Despite the seriousness of nuclear disasters, it's hard not to have a little bit of morbid humor about the subject. Perhaps the most famous version is Blinky, the three eyed fish from a Simpsons episode, here in LEGO by car_mp.
Monsterbrick's Two heads are better than one.
All fun aside, the nuclear disasters have had a huge impact on public perception of nuclear energy. Germany has decided to phase out nuclear power altogether, and even in France, which has relied largely upon nuclear plants, there is a growing move to prefer other power sources. However, as horrible as the two serious incidents were, there are estimates that coal causes about 1000 deaths for every 1 death due to nuclear energy. This includes things like black lung disease, mine collapses, etc, and doesn't even consider the long term impact of coal on the environment including the release of carbon dioxide, acid rain, and the runoff from mining. Now, some may argue that that is all an argument that we shouldn't have either coal or nuclear, but instead should depend on things like wind, solar and hydroelectric. All well and good, but could those provide enough energy to maintain our western lifestyle? Not to mention allow those in developing nations to get to a modern lifestyle? Every time there is a major power outage, there are reports of deaths due to people losing their air conditioning or heat. Also think about medicine. Without modern hospitals, which use power, my daughter would have died at birth due to complications, and possibly my wife as well. My sister would have died last year due to her cancer. My father probably would have died due to complications of his heart condition, and I'm sure there's no way my grandfather would still be alive in his 90's. And that's just my immediate family. So when we say 'maintain our western lifestyle', it's not just about having big screen TVs and iPhones. The lack of electricity would cause many more deaths than these various ways of making electricity. So until we can all make unlimited power from dilithium crystals, we're stuck with having to weigh our different options. I'd say that, despite the big headlines of Chernobyl and Fukushima, nuclear power is going to have to remain a piece of our energy puzzle for many years to come.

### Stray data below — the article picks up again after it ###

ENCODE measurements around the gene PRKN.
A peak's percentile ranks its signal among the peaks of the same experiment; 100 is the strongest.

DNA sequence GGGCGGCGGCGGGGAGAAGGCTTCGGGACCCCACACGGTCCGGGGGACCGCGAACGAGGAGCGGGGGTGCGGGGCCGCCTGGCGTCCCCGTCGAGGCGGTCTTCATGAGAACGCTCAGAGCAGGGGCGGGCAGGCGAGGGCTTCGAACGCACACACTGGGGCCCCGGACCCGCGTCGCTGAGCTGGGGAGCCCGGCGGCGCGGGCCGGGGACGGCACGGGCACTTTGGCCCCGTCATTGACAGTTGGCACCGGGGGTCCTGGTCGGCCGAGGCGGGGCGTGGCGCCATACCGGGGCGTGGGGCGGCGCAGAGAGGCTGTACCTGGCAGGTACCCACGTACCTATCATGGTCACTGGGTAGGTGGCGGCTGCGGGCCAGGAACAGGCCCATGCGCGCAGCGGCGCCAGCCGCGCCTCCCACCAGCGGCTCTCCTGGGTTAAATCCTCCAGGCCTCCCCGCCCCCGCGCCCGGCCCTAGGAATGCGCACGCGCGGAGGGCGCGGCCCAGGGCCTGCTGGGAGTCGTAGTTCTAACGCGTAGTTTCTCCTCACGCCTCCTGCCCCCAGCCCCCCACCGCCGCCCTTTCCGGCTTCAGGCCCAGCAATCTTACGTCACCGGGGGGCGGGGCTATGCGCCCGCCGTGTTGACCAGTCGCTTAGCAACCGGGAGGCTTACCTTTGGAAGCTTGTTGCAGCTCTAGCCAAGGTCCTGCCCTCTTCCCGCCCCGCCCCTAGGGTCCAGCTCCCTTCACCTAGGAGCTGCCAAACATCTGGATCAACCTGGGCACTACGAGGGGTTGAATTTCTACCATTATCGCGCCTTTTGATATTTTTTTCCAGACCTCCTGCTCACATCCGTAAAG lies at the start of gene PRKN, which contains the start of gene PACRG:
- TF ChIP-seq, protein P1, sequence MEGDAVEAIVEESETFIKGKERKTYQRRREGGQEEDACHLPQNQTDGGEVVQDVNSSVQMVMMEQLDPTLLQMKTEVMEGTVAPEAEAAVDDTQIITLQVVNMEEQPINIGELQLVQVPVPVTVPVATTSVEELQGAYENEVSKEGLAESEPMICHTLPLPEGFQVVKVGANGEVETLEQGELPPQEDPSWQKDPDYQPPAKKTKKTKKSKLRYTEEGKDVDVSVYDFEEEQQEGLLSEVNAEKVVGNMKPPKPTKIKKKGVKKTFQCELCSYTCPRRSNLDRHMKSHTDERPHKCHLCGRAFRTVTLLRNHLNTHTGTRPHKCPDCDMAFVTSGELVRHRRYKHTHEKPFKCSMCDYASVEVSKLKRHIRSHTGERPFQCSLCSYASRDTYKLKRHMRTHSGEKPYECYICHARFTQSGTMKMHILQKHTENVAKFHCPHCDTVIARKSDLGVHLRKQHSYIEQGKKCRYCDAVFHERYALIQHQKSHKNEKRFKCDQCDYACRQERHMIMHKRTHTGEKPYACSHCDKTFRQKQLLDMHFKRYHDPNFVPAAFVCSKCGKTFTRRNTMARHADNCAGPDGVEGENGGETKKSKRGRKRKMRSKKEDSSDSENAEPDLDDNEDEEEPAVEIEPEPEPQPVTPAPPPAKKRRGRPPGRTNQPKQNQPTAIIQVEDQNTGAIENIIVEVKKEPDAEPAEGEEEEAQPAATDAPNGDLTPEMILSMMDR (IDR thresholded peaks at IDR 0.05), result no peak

Okay, off my soapbox. Tomorrow I'll get to some of these other alternative ways of making electricity.